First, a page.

This how this title is used in whole play and so it is natural that anyone can understand that Mr. Godot must be a very important person and it must occupy an extremely chief place in both person’s life and in play and that’s why he is the only person who remains absent in the beginning and he will come later on in this play.

 

 The source for the full title of the play caused similar anxiety. It creates some kind of vagueness in the mind of the audience. It is monotone by nature. The most convincing Marcadet’ and it was written by Balzec. In that play, Marcadet’, the return of a personal suggestion in this case of title is that it comes from Eric Bentley, who traces the title of another play, ‘named Godean is restlessly awaited. The frustration of waiting is a part of Balzec’s play and the same frustration we can find in Samuel Beckett’s play. Martin Esslin has heartily endorsed another suggestion and so have several commentators. According to another suggestion, the title of Beckett’s play comes from Simone Will’s play ‘Waiting for God’. It has been pointed out that Beckett and Simone knew each other well and that Beckett’s play appeared a year after the publication of Simone’s. The influence of will on Beckett is thus a distinct possibility. If this view is accepted, then ‘Waiting for Godot’ can be understood as a religious allegory. According to yet another view, the source of the title for the play was Odets ‘waiting for lefty’. It is believed that the name “Odets might have itself suggested to Beckett the name ‘Godot’. There is still another possibility Beckett’s title may have its source in Tom Kromer’s book called ‘Waiting for Nothing?”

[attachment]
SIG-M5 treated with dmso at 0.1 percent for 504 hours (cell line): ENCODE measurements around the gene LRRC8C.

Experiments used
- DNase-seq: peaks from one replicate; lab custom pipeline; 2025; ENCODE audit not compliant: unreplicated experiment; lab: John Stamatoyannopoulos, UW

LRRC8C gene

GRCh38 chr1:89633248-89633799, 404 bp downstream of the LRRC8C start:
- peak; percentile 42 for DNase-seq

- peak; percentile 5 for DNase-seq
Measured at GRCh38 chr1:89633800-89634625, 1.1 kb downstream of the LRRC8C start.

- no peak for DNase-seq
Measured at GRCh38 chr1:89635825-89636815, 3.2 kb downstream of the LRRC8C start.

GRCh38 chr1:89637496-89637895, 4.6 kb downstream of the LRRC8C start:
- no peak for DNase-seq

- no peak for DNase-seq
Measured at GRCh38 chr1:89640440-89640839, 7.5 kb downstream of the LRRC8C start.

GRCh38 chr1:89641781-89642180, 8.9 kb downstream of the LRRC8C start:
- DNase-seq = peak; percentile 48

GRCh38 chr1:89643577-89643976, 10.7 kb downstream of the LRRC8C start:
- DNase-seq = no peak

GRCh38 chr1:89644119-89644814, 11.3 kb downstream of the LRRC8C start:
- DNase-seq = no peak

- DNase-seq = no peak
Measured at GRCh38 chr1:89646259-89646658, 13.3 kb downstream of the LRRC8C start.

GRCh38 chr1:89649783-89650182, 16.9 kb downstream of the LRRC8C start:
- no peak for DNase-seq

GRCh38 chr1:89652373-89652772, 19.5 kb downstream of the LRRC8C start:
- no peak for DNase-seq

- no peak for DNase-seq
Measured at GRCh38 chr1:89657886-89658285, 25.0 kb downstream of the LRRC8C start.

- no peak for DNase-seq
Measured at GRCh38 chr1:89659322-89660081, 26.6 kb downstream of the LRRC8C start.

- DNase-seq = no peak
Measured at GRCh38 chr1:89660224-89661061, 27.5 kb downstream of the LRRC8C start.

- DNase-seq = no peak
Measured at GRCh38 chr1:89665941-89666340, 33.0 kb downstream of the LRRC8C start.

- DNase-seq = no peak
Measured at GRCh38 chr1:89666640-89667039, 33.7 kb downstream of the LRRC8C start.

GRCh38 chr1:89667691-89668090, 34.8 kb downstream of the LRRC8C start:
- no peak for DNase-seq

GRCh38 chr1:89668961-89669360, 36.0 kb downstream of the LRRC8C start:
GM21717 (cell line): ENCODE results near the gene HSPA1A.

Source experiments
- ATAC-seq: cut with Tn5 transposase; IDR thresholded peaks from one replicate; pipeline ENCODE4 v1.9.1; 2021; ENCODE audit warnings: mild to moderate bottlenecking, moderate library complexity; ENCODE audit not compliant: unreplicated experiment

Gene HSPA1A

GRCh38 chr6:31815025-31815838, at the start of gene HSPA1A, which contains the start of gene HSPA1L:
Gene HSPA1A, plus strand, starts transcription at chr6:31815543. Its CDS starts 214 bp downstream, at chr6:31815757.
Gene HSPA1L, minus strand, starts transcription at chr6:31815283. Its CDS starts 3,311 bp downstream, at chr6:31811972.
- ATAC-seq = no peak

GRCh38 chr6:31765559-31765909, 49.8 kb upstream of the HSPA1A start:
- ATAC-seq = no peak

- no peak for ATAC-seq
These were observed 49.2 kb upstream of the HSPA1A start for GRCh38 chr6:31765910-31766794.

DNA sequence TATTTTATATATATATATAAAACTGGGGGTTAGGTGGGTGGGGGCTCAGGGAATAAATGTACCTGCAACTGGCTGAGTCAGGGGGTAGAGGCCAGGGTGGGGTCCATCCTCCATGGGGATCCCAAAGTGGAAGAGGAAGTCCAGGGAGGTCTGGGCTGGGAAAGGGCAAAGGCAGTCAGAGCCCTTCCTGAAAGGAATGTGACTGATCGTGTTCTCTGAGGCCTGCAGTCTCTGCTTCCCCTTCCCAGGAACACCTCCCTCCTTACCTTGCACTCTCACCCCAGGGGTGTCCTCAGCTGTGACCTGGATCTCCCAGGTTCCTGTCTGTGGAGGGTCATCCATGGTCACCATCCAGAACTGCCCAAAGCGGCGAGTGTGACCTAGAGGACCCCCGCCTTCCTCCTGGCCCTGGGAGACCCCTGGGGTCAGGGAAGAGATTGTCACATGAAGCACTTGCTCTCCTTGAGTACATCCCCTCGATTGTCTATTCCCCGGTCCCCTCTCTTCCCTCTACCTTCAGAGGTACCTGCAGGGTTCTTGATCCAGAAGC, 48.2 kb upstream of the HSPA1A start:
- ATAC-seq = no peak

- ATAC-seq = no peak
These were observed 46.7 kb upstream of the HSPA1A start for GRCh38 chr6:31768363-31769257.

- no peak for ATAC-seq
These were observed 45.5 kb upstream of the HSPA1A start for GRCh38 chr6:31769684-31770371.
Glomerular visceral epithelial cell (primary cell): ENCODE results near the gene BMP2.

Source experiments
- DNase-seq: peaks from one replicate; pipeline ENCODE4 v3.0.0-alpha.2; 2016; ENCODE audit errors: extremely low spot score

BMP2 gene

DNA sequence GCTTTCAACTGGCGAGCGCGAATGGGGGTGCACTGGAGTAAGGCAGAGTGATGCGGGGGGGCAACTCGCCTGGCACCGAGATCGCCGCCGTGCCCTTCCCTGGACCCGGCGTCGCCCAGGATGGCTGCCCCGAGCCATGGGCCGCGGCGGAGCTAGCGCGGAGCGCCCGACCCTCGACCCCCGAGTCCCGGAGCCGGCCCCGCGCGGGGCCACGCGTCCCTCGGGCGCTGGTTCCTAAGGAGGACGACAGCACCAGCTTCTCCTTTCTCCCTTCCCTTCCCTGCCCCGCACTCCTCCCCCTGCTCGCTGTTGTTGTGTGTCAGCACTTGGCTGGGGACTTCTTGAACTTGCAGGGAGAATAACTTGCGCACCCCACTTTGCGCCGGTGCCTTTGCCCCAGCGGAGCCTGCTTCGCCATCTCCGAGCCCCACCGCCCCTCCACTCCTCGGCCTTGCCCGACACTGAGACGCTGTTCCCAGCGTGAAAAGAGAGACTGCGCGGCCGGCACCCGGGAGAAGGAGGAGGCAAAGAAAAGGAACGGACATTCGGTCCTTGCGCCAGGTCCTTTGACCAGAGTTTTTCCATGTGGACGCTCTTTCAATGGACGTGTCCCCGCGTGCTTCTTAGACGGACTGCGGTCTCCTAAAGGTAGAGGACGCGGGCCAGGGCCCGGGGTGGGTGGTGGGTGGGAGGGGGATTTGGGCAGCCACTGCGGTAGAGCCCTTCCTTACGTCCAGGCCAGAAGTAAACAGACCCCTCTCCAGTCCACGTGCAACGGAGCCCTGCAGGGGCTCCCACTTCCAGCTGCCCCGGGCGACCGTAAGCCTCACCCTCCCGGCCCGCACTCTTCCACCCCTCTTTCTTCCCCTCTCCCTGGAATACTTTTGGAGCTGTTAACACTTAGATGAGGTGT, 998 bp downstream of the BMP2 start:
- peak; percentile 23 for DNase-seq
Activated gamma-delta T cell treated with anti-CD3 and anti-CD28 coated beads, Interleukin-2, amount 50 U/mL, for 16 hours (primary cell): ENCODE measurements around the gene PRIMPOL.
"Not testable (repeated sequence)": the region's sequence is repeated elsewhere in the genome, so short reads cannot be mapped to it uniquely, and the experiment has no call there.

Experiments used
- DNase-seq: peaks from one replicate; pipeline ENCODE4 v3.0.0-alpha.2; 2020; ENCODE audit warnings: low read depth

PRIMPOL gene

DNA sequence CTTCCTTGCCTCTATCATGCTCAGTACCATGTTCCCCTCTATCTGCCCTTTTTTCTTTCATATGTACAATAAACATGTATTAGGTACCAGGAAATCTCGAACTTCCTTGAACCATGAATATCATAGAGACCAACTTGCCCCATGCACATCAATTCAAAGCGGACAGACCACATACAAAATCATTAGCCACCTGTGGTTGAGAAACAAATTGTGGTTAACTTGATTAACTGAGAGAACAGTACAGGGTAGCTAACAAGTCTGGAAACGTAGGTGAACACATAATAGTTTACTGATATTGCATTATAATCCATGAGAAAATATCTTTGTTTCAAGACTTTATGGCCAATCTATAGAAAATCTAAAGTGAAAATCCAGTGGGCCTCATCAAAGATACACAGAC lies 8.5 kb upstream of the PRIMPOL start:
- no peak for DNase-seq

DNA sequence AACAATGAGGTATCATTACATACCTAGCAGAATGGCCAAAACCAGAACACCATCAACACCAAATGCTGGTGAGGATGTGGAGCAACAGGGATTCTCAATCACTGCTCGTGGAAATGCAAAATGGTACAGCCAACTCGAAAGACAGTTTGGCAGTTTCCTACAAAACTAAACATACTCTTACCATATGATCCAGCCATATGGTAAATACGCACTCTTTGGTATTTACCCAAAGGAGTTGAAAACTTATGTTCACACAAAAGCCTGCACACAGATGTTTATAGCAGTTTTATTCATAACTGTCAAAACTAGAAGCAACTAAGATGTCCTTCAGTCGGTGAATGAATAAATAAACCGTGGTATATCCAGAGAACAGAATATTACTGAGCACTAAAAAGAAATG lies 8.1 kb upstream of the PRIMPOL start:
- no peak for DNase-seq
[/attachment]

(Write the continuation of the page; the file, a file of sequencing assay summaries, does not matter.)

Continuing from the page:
This title, Waiting for Godot’ simply means that this play is about waiting. It just shows that waiting is happening or some story about waiting must be there in play. ‘To wait means to delay movement or action until the arrival or occurrence. It means this title shows lack of action on the stage. It is merely just about waiting for something named Godot nothing else. It is also known as action less plot and because of that it is also known as absurd play and modern play. But the main curious part of this title is named Godot. It is very curious. It has no meaning at all as one point of view. But as another point of view it has so many interpretations and meanings, too. So it depends on the viewer’s thoughts and director’s thoughts on how they look at Godot and what they are looking for as Godot. Characters can also be included in this point. So the same thing but in different visions, it is the basic thing in this title. When Samuel Beckett was asked about Godot’s meaning he replayed very calmly: “If I know I would say so in the play.”